EDVOTEK 225 DNA Fingerprinting

DNA Fingerprinting
Spring 2010
Terry Kotrla, MS, MT(ASCP)BB
DNA Fingerprinting
• Also called
– DNA profile analysis
– DNA typing
• Involves electrophoretic anlaysis of DNA
fragment sizes generated by restriction
• More accurate an unambiguous then blood
Restriction Enzymes
• Restriction enzymes are endonucleases that
catalyze cleavage of phosphate bonds
• Require Mg-2 for activity
• Generate 5’ phosphae and 3’ hydroxyl group
• Endonuclease claves at specific sequence of
• Produce by bacteria
Restriction Enzymes
• Names after organism discovered in.
– First 3 letters of genus
– Strain or substrain
– Roman numeral to designate one of the enzymes
produced by the same organism.
Restriction Enzymes
• Require a specific double stranded sequence
of nuceotide bases to cut DNA
• Recognition sites usually 4-8 base pairs within
or neat site
• Frequently symmetrical, both DNA strands
have same base sequence when read 5’ to 3’,
ie, palindrome.
• In forensics 2 most commonly used are Hae III
and Hinf I.
• Restriction Fragment Length Polymorphisms
– http://tinyurl.com/2evjhfu
Restriction Enzymes
• Size of fragments depends on distances
between recognition sites.
• Long DNA molecule will have higher
probability recognition site will be present.
• Restriction enzyme with 6 bp recognition site
expected to cut human DNA into
approximately 750,000 different fragments
• No 2 individuals have same pattern of
recognition sites.
– Alleles result in alternative expressions of genetic
traits, dominant or recessive
– Two copies of gene at given locus, mom & dad
– Alleles have differences in base sequences
– Mutations and deletions occur which eliminate
palindromic site (figure 2)
Repetitive base sequences occur
Constitute large fraction of mammalian genome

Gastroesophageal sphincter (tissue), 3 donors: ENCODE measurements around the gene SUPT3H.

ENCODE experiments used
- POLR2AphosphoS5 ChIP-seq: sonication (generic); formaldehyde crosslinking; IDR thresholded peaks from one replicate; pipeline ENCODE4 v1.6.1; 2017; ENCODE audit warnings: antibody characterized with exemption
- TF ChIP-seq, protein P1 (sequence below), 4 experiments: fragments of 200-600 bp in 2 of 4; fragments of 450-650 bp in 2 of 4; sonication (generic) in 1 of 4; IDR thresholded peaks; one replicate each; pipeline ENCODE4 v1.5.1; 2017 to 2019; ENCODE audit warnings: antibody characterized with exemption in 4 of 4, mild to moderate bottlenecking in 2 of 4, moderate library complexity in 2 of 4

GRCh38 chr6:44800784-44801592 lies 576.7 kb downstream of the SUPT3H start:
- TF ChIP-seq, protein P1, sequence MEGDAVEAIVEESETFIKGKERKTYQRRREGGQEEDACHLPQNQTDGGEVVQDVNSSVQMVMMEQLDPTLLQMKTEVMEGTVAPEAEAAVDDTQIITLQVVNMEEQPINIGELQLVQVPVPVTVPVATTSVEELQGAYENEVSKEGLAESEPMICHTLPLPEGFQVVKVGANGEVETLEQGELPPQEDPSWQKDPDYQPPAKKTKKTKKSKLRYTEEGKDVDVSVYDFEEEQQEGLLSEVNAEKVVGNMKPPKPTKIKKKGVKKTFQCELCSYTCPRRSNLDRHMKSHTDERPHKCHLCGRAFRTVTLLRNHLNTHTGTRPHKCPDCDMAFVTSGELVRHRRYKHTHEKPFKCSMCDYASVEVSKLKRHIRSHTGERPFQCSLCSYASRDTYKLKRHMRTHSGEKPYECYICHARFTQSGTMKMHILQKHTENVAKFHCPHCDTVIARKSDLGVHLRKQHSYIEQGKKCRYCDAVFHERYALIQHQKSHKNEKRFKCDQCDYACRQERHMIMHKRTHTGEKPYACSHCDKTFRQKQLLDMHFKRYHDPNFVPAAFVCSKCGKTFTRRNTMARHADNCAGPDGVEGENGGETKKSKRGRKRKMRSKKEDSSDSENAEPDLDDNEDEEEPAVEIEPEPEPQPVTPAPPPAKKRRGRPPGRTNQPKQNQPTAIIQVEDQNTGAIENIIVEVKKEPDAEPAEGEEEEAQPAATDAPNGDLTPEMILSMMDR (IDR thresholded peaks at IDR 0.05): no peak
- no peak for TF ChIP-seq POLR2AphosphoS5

Have no known genetic function
10-15% of DNA consists of repeated short
• Vary between individuals
• When flanked by recognition sites the length of
repeat will determine size of fragment generated.
• Used to analyze DNA fragments
• DNA has negative charge.
• Gel is a sieve which separate DNA fragments
according to size, charge and shape.
• Only size of DNA affects mobility.
• Cleavage of large complex human DNA generates
fragments which may exceed resolving capacity
of gel.
• Cleaved DNA will appear as a smear, no bands.
Southern Blot
• Electrophoresis is done.
• Denature DNA fragments in alakali solution.
• Double stranded fragments converted to
single stranded form.
• Trnafer DNA fragments to nitrocellulose
• Blotted DNA hybridized with labeled
oligonucleotide DNA probe.
Southern Blot
• Probe
– DNA fragment which is complementary to
sequences found on human chromosomes
– Labeled with a “reporter” to detect target
– Probe incubated with blotted membrane and will
hybridize to complementary sequences on
– Allows only specific DNA fragments to be
• DNA samples collected at crime scene extracted from
• Perform RFLP analysis
• If pattern matches it will prove beyond a reasonable
doubt that suspect was at crime scene.
• Forensics uses different sets of probes to hybridize to
different repetitious sequences to satisfy statistical
probability for positive identification.
• PCR very sensitive, requires very little DNA
• Allows increased speed for analyzing
• Requires
– DNA polymerase Taq polymerase
– Four dinucleotides
– Primers - two synthetic oligonuceotides 15-30 bp
in length which correspond to start and end of
DNA to be amplified (target)
– Buffer with Mg2+
• Three phases
– Heat to 92-96C to denature DNA
– Cool to 45-65 to allow primers to anneal to
separated strands
– Heat to 72C to all extension, nucleotides added to
DNA Fingerprinting
• Significant in court cases such as:
– Murder
– Rape
– Physical battery
• Results in acquittal or conviction
• Process is standardized
• PCR has been done
• Have crime scene DNA and 2 suspects
• Will treat all 3 samples with 2 restriction
• After enzyme treatment will electrophorese
and stain.
• Analyze gels to determine guilty suspect, one
whose DNA matches crime scene DNA

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